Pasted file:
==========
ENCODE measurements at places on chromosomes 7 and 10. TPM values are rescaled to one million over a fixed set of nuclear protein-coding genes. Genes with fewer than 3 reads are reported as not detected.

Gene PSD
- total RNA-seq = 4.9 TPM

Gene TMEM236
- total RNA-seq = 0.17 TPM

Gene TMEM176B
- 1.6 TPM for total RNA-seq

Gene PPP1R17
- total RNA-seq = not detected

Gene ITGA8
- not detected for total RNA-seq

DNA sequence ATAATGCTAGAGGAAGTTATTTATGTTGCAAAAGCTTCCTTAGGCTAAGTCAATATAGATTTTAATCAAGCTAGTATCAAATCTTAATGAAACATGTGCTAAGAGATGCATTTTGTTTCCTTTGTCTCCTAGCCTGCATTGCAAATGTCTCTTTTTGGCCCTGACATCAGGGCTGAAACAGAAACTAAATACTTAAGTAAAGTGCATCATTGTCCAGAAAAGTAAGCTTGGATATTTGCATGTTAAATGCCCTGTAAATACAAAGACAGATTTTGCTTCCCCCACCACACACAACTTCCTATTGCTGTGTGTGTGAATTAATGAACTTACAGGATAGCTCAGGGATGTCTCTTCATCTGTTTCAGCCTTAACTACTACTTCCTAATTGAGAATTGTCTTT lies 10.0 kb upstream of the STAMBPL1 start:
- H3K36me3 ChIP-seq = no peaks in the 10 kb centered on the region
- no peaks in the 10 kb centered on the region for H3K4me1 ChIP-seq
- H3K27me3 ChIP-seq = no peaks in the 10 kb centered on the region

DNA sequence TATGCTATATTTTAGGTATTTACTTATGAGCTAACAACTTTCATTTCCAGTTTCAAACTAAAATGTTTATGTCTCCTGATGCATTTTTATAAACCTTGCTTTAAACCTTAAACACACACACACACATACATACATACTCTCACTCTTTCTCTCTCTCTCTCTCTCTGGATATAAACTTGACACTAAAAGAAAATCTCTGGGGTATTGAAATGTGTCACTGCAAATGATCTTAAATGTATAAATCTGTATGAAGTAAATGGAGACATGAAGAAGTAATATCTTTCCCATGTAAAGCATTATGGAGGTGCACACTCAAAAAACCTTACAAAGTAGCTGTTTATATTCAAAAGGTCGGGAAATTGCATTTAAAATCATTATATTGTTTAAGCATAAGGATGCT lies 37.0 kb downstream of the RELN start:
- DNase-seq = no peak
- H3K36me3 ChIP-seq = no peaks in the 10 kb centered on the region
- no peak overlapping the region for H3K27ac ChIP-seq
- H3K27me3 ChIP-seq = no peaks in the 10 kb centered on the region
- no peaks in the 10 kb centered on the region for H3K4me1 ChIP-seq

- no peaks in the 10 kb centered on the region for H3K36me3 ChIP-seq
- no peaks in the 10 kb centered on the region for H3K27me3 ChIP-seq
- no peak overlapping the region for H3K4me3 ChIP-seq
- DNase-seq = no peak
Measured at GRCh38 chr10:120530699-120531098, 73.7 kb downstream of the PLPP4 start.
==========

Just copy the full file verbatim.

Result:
ENCODE measurements at places on chromosomes 7 and 10. TPM values are rescaled to one million over a fixed set of nuclear protein-coding genes. Genes with fewer than 3 reads are reported as not detected.

Gene PSD
- total RNA-seq = 4.9 TPM

Gene TMEM236
- total RNA-seq = 0.17 TPM

Gene TMEM176B
- 1.6 TPM for total RNA-seq

Gene PPP1R17
- total RNA-seq = not detected

Gene ITGA8
- not detected for total RNA-seq

DNA sequence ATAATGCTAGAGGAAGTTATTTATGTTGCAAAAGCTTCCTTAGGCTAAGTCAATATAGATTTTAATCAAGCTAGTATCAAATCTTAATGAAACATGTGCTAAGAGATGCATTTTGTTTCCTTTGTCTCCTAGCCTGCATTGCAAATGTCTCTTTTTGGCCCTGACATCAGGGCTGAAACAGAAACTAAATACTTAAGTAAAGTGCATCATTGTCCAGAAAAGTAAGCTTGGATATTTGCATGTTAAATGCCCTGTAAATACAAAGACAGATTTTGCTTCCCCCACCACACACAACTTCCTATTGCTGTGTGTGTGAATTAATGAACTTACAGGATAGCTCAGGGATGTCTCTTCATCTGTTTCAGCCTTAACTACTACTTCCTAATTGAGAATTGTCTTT lies 10.0 kb upstream of the STAMBPL1 start:
- H3K36me3 ChIP-seq = no peaks in the 10 kb centered on the region
- no peaks in the 10 kb centered on the region for H3K4me1 ChIP-seq
- H3K27me3 ChIP-seq = no peaks in the 10 kb centered on the region

DNA sequence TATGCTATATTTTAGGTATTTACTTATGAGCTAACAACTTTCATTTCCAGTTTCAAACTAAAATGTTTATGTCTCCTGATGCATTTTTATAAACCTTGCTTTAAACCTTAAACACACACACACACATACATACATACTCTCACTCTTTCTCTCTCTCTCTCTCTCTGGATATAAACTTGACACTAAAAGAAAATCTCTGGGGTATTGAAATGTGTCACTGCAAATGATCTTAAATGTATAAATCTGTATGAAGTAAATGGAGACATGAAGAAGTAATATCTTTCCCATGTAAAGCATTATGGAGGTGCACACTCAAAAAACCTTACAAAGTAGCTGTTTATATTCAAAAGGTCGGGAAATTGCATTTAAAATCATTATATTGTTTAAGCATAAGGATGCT lies 37.0 kb downstream of the RELN start:
- DNase-seq = no peak
- H3K36me3 ChIP-seq = no peaks in the 10 kb centered on the region
- no peak overlapping the region for H3K27ac ChIP-seq
- H3K27me3 ChIP-seq = no peaks in the 10 kb centered on the region
- no peaks in the 10 kb centered on the region for H3K4me1 ChIP-seq

- no peaks in the 10 kb centered on the region for H3K36me3 ChIP-seq
- no peaks in the 10 kb centered on the region for H3K27me3 ChIP-seq
- no peak overlapping the region for H3K4me3 ChIP-seq
- DNase-seq = no peak
Measured at GRCh38 chr10:120530699-120531098, 73.7 kb downstream of the PLPP4 start.